Recent publications on citizenship laws and policies
Ethics & International Affairs 30th anniversary volume, responses to Patti Tamara Lenard’s article on denationalisation
The second issue in EIA’s 30th anniversary volume includes an exchange discussing Patti Tamara Lenard’s article on democracies and the power to revoke citizenship (EIA 30.1), with contributions by Elizabeth F. Cohen, Ben Herzog, and David Miller, and with a reply by Patti Tamara Lenard.
Ethnicizing citizenship, questioning membership. Explaining the decreasing family migration rights of citizens in Europe
Citizenship does not equal belonging. In this paper, we investigate how the disjunction between the ‘imagined community’ and the formal citizenry impacts on citizens’ rights. In particular, we analyse decision-making on the family migration rights of citizens in France, Germany and the Netherlands. Our analysis shows that in these three countries, notwithstanding their different migration and citizenship regimes, the reduction of citizens’ family migration rights is based on the same discursive mechanism: the ‘membership’ of citizens of migrant origin who marry a partner from abroad is called into question. As they are excluded from membership of the imagined community, their entitlement to family migration rights is decreased. Ethnic conceptions of national community, intersecting with gender and class, play a crucial role in shaping the rights attached to citizenship in Europe today.
Special Issue: Naturalisation policies in the Global South
Naturalisations do not happen automatically – unlike the acquisition of nationality at birth – but must be brought about deliberately. The varying ways naturalisations are organized in any society therefore offer an opportunity to gain clues as to which criteria are assumed to be relevant for the respective definition of national belonging. This introduction argues that most research on naturalisation still focusses on Western states, and that theories of naturalisation are largely derived from Western cases. It describes the ethnocentric bias of much of the universalizing comparative research on naturalisations, and outlines the main reasons for the lack of research beyond the West. It then presents the articles on naturalisation policies in the Global South brought together in this special issue. The contributions analyse ethnically exclusive nationality laws in Liberia and Israel; selective two-tier regimes of immigrant incorporation in Hong Kong and Singapore; investor citizenship schemes which are much more common in the Global South than in the North, exemplified by the case of Mauritius; and Mexico, whose norms assign naturalised Mexicans the status of “second-class citizens”.
Practising transnational citizenship: dual nationality and simultaneous political involvement among emigrants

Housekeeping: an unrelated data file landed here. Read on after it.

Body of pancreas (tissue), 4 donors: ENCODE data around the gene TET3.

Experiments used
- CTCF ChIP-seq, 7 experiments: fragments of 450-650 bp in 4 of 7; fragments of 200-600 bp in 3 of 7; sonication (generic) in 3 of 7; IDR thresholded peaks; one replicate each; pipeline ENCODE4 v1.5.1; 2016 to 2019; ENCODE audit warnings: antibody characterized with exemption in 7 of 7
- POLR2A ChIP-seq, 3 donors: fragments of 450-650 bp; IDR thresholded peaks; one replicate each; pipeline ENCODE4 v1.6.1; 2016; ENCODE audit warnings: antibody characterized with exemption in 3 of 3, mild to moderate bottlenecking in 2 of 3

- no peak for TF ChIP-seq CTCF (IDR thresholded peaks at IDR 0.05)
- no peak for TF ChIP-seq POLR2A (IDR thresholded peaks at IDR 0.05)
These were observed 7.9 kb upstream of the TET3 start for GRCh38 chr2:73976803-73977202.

Acceptance of dual citizenship allows migrants to naturalise in the country of residence (CoR) without giving up their former citizenship. For migrant sending countries the question emerges whether emigrants who acquire another citizenship are less attached to and politically active in the country of origin than those who do not. This would be the assumption of traditional perspectives on migration and citizenship. However, according to the transnational perspective neither multiple nationalities, nor participation in and identification with the CoR, preclude ongoing ties and participation back home. We test these perspectives with survey data on Swiss citizens residing in France, Germany, Italy and the US. Our results suggest that Swiss dual citizens abroad are not significantly less attached to and active in Switzerland than their mono national counterparts. Our data further supports the transnational perspective by showing not only simultaneity, but a mutually reinforcing relationship when transnational citizenship is practised. Identification with, and political participation in, the CoR positively relates to equivalent feelings and activities in the country of origin. Since dual citizenship sets the legal foundation for simultaneous involvement in two countries, it correctly assumes a central place in the study of transnational citizenship.
Citizenship, Alienage, and the Modern Constitutional State. A Gendered History
To have a nationality is a human right. But between the nineteenth and mid-twentieth centuries, virtually every country in the world adopted laws that stripped citizenship from women who married foreign men. Despite the resulting hardships and even statelessness experienced by married women, it took until 1957 for the international community to condemn the practice, with the adoption of the United Nations Convention on the Nationality of Married Women. Citizenship, Alienage, and the Modern Constitutional State tells the important yet neglected story of marital denaturalization from a comparative perspective. Examining denaturalization laws and their impact on women around the world, with a focus on Australia, Britain, Canada, Ireland, New Zealand and the United States, it advances a concept of citizenship as profoundly personal and existential. In doing so, it sheds light on both a specific chapter of legal history and the theory of citizenship in general.